Tuesday, June 12, 2012

Westminster Abbey

Yesterday the class met for a tour of Westminster Abbey. I'd visited the Abbey once before, years ago, and I remember that it seemed much smaller, dimmer, and more crowded than I'd expected. It hasn't changed since then, and our recent visit to Canterbury made the impression all the more stark. As Kiley noted in her blog post, Canterbury feels open, celestial, and its identity as a parochial church and pilgrimage site is still an integral part of the space. The halls seem almost endless, stretching both upwards and forwards, and even the crypt felt airy and bright, despite a steady stream of tourists and pilgrims.

Westminster, by contrast, feels cramped and crowded, overfull of both the living and the dead. Tombs and memorials are stacked one on top of the other in a hodgepodge of styles, all competing for prominence. Every aisle and chapel is stuffed to the brim with composers, scientists, privy councilors, and knights, from the front of the nave all the way to the walls of the cloisters. Even the royals can't find a free space: Elizabeth I and Mary I actually share a tomb (although it would be easy to overlook Mary's presence, given that she receives only passing mention on the side of Elizabeth's grand monument-- certainly by design). The whole building is a fascinating display of artistry, pageantry, and civic and religious devotion.

Rather than rehearsing all the notable monuments we saw today (you can find a list of most of them on the site's website), I thought I'd make a list of my top 3 of the Abbey's more easily overlooked attractions.
  • The main draw for pilgrims is the shrine of St. Edward the Confessor, which sits on a dais behind the high altar. The shrine is roped off now, due to its fragility and the tight confines of the raised platform, but visitors are invited to attend an intimate prayer service there twice daily. Several members of our class chose to participate, and I'm so glad that we did. It was an extraordinary experience, sitting at a remove from the crowds circling around the shrine that both lies at the heart of the Abbey and remains unseen by most visitors.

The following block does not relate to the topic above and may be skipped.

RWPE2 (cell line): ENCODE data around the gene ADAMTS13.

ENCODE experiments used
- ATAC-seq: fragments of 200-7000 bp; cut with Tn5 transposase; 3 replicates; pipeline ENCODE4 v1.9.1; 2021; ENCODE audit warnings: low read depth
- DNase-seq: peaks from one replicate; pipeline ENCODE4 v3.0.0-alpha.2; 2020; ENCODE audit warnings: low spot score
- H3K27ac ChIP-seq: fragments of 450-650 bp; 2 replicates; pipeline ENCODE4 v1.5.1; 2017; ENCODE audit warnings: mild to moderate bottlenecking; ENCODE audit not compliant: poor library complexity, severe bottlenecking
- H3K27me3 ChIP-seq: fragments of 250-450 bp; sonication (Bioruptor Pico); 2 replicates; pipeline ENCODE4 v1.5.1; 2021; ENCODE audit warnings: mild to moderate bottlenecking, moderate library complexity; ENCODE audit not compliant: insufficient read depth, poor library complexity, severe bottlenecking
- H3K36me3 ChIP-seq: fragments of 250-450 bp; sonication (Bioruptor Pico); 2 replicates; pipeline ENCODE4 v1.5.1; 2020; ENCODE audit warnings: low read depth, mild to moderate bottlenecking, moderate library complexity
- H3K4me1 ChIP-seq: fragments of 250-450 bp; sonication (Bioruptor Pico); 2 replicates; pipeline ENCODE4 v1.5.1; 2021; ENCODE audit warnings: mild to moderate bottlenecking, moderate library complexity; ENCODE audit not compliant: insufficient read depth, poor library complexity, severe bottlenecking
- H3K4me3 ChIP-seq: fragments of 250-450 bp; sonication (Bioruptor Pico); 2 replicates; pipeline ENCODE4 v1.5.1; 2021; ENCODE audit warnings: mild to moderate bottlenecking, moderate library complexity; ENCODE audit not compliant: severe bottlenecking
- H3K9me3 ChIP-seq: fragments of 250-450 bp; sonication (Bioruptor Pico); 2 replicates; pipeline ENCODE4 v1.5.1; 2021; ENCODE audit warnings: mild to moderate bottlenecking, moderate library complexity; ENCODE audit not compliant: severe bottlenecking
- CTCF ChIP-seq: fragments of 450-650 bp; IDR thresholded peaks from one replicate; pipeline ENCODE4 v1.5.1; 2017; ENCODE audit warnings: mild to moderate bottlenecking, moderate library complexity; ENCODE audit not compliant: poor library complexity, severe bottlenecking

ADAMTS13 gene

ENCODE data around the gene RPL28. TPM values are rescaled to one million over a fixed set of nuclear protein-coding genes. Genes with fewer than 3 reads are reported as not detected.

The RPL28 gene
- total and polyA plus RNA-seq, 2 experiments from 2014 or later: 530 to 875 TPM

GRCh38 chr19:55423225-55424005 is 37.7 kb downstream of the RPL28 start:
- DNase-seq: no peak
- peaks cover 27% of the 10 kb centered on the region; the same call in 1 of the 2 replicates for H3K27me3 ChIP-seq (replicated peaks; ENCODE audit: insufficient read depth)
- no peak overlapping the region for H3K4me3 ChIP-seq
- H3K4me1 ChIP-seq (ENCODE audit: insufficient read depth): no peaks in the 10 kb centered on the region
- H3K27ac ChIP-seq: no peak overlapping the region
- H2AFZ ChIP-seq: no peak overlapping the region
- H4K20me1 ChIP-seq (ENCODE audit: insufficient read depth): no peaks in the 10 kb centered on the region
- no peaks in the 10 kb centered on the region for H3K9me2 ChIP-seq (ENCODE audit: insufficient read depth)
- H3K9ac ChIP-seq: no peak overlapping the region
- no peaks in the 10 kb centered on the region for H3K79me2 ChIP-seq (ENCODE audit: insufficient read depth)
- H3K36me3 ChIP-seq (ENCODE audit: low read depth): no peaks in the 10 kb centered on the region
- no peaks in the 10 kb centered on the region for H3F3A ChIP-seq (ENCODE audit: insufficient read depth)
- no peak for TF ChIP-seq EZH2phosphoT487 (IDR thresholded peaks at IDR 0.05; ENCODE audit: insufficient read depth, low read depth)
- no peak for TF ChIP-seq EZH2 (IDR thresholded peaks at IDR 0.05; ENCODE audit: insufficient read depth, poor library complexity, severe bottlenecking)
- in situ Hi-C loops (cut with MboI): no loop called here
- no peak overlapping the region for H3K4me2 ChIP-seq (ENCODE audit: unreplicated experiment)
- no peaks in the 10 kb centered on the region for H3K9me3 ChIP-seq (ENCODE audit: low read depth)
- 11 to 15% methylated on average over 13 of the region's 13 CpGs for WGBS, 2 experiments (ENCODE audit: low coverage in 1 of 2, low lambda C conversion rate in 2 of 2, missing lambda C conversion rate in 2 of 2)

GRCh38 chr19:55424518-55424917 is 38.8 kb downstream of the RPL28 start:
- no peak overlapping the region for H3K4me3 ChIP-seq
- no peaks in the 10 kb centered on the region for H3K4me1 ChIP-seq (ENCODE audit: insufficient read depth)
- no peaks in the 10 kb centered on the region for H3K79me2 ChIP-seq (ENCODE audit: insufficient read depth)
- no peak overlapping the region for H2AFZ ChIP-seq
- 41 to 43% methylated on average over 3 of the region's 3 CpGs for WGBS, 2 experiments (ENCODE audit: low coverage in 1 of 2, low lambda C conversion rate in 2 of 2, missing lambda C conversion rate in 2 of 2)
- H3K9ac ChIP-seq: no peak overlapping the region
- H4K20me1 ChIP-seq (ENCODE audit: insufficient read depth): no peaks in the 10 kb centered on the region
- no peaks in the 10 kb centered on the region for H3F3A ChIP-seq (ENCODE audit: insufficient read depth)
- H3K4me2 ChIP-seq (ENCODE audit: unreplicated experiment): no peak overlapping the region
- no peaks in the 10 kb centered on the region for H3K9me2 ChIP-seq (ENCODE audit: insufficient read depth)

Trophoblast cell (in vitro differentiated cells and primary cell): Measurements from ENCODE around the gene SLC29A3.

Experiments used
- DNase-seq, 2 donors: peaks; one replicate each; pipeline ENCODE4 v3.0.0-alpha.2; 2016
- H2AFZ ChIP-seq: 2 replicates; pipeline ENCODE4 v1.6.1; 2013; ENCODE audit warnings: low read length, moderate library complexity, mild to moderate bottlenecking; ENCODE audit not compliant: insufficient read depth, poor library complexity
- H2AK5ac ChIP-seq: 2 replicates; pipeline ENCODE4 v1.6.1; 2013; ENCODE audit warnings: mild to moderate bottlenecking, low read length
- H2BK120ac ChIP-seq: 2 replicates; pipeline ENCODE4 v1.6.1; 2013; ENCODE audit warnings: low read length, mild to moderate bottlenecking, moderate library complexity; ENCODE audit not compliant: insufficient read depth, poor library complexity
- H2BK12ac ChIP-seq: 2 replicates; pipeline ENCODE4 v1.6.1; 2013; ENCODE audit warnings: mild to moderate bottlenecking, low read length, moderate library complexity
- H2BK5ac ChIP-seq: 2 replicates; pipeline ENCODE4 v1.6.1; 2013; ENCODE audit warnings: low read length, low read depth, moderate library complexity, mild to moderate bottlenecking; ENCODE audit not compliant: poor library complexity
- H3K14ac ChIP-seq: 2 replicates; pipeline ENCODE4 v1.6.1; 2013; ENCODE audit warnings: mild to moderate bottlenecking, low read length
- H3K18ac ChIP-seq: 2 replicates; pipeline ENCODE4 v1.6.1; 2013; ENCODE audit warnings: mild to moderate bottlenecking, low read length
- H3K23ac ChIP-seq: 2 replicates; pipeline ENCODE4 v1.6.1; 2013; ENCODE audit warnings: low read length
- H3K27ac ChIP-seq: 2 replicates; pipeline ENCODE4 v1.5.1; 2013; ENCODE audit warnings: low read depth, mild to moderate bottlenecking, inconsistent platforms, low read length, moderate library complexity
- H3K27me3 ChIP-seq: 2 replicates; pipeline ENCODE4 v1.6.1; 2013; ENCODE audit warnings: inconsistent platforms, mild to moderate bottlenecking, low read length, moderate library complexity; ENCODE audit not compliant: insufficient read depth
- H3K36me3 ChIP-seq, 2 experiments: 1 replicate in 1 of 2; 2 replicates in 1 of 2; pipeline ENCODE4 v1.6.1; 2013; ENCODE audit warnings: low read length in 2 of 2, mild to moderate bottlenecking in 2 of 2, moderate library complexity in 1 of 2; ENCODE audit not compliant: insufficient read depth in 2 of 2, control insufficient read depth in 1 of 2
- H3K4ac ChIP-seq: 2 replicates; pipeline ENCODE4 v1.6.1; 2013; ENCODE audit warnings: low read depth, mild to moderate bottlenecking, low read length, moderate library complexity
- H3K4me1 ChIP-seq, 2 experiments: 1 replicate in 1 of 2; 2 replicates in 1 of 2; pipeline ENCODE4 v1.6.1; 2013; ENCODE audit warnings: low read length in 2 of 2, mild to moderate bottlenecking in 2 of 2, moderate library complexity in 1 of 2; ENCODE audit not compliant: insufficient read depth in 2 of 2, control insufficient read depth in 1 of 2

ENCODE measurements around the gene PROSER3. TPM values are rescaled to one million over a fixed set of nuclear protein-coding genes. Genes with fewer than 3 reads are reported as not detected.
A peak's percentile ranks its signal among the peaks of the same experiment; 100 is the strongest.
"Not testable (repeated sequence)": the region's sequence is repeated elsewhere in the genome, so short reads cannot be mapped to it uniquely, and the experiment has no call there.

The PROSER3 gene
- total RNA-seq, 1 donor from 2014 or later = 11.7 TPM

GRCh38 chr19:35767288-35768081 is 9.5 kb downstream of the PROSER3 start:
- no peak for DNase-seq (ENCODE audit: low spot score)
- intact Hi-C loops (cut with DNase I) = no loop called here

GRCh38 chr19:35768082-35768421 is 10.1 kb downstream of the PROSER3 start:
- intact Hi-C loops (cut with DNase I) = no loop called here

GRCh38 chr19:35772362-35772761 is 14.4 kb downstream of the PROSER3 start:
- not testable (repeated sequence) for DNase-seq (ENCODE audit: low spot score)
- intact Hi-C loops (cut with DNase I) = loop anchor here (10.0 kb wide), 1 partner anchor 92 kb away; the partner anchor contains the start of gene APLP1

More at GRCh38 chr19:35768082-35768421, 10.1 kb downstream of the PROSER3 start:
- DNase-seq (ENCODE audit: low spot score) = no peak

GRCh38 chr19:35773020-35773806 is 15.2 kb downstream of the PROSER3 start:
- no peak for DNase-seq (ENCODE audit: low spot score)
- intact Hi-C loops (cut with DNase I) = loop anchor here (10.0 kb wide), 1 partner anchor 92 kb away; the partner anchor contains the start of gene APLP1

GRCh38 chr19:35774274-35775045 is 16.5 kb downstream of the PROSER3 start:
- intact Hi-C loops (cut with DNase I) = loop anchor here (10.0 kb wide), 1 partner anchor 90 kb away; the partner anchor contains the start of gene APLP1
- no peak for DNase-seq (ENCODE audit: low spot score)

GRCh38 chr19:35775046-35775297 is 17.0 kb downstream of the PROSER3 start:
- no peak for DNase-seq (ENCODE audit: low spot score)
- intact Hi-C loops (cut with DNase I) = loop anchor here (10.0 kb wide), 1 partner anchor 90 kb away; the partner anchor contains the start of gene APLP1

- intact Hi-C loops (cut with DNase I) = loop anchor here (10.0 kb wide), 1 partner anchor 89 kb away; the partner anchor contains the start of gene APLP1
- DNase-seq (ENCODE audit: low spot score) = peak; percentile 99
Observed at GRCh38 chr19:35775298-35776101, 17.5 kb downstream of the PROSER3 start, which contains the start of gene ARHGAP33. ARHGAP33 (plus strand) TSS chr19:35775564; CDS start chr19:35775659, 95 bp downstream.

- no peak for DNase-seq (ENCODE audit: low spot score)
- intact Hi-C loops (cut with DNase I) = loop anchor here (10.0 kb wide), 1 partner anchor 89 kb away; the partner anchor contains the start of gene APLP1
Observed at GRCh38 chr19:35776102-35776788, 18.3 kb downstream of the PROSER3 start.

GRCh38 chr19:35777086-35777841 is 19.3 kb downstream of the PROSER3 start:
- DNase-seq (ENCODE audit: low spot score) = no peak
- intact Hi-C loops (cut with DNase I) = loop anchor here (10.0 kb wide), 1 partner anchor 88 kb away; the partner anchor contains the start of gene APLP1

• Most of the Abbey's monuments and decorative schemes post-date the medieval period, but we did see a few examples of the original wall paintings. In the Chapter House, some panels of a 14th century cycle depicting the apocalypse survived bombings during WWII, and a few monuments have been removed from the wall of the south transept, revealing vivid 13th century paintings of doubting Thomas and St. Christopher carrying the Christ Child. It makes you wonder what other treasures lie behind the enormous baroque monuments.
  • All throughout our tour of the main Church, we kept wondering, "Where are all the monks buried?" After all, the Abbey functioned as such from 960 until its dissolution in 1540. We finally found a handful of Abbots' monuments on our way out, tucked halfway beneath the stone benches in the cloister. Here's one example.

I hope to return to Westminster for Evensong later on in the month. I imagine the space will feel very different, once it has been cleared of tourists and filled with music. For now, onward to Oxford!

No comments:

Post a Comment